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  • Writer's pictureRohan Bhatia

Ikigai: How to Get the Most Out of Your Career

As a late-teen or twenty-something - you’ll likely face a dilemma. What career do you pursue? Do you go to college? If so, what do you study? Does your career make a difference in the world? These are all questions that swarm our minds as we look to leave high school and enter our twenties. In Japanese culture, the way we can come to a decision here is using a philosophy called Ikigai - which translates to “reason for being”. It recognises a brutal reality. Working as an investment banker for 100 hours a week is not true happiness. Working 20 hours a week at a local environmental charity is also not true happiness. In the former - whilst you’ll likely generate a large amount of wealth - this is compromised by a lifestyle that will burn you out and leave no time to enjoy your wealth. And in the latter - whilst making a difference in the world - you’ll struggle to make ends meet with a negligible salary. Ikigai argues our choice for career should fall somewhere in between. Specifically, it argues that our career choice should strike a fine balance between 4 criteria; what we love, what the world needs, what we are good at and what we can be paid for.


Let’s start with easily the most attractive quadrant of Ikigai - what we love. The philosophy necessitates that whatever we do with our lives - should be something that brings us joy and makes us feel alive and fulfilled. Of course, doing something we love is the easiest to ensure we can give it our full attention and work to a high level. What’s important here however is that we start by answering this question beyond the simple scope of career. Trying to convince yourself that you absolutely adore investment banking or 1000-page legal documents won’t cut it. You can’t lie to yourself here. Instead, draw on what you enjoy doing in your spare time. What are your hobbies? What we love in this sense might entail sailing, writing short stories, dancing or hiking. It’s an innate drive, an innate passion toward something. Seeking a career in this way ensures longevity and a long term sense of fulfillment.


Secondly, is the need to find a life purpose which adds to - or at least bolsters - what the world needs. We want to make sure that what we are doing is making a measurable impact on the world around us. This of course could come in the form of deeply impacting the people in our communities or it could be the natural environment around us. One way of considering this part of Ikigai is to ask yourself of intergenerational effects. Is there something you could do, as part of your career, that would improve the world that your children and grandchildren inhabit? This part of the Ikigai quadrant will satisfy our innate desire to make an impact and to help those in less fortunate positions. Having a mission about our place in the world, in this way, therefore makes our career a lot more meaningful and rewarding.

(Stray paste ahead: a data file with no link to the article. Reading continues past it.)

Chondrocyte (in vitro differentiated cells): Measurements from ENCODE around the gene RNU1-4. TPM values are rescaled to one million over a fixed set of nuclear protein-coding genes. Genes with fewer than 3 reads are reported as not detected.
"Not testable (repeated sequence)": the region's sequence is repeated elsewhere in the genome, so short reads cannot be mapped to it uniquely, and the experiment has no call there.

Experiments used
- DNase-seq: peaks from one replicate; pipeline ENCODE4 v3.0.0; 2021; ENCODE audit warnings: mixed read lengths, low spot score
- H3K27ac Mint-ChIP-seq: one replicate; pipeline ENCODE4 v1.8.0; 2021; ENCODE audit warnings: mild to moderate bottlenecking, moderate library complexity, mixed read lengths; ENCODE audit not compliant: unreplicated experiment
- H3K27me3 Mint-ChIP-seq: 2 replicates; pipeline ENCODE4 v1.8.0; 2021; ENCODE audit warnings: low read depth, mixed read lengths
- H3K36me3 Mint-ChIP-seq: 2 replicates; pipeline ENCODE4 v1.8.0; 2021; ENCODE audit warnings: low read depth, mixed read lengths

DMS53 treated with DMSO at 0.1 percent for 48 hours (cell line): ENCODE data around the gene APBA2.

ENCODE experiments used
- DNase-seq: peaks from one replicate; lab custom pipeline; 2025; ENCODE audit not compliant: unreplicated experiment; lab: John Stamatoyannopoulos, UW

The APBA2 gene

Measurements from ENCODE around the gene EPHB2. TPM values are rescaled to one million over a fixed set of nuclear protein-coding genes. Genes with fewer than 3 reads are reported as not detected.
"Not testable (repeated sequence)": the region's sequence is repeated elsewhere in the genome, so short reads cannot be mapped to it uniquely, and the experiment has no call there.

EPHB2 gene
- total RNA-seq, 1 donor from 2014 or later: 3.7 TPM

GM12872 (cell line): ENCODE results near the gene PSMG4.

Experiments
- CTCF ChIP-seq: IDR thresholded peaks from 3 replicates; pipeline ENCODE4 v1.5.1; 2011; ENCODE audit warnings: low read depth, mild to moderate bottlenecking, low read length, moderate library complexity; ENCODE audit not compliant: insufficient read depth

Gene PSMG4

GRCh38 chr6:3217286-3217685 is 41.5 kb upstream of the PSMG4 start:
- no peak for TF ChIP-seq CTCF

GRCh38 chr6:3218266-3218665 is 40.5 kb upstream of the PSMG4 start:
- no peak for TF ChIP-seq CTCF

Now of course, you could find a career which you absolutely adore and make a measurable impact on your community. But if it doesn’t allow you to build wealth, pay the bills and live comfortably - what is it all worth? That’s where the 3rd element of Ikigai comes in - to consider what we can be paid for. The old adage, “Money can’t buy happiness” - in truth - has a lot more nuance than it is often afforded. Truthfully, the answer to that question lies somewhere in the middle. Ikigai embodies that idea. Should you have all the money but be unable to satisfy the need for a career that you love and provide something for the world and community - then money won’t be able to satisfy you entirely. But on the other hand, you can do something you absolutely adore and be making an impact on the world - but it’s very hard to be happy without the ability to not only afford the essentials - but also to have the capacity to treat yourself occasionally and secure your family’s wealth. Importantly, Ikigai does not say that you need to forget about money or wealth and simply focus on a spiritual, meaningful drive. It’s not a religious movement. It’s a lot more realistic than that. Ikigai is about balance. A balance between the aforementioned intrinsic desires to do what we love and make an impact. But also the realistic extrinsic desires we have to build wealth, afford nice things and live comfortably.


Finally, the last piece of the jigsaw puzzle that is Ikigai is of course to do something we are good at. Indeed, without the ability to succeed at what we do - fulfilment, joy and happiness will all be out of reach. How can you truly be happy doing something that you are bad at. Think back to school. I bet your favourite subject was also one that you performed relatively well at. It’s extremely unlikely you're going to love a subject that you repeatedly are failing at. Instead, you’ll be more engaged and likely to study/practise for subjects that you found genuinely intriguing. In a similar way, being able to love what we do is a necessary by-product of this final quadrant of Ikigai, which is to do what we are good at. Financially speaking, we know that the best way to generate income and wealth is to bring to the market what we are good at. What can you bring to the marketplace that others will value? That’s a question you need to ask yourself.


Together, these four components create a career which maximises passion, satisfaction, comfort and status. If you’re unsure how to approach your career - embracing the Ikigai approach will help you absolutely make the right choice.

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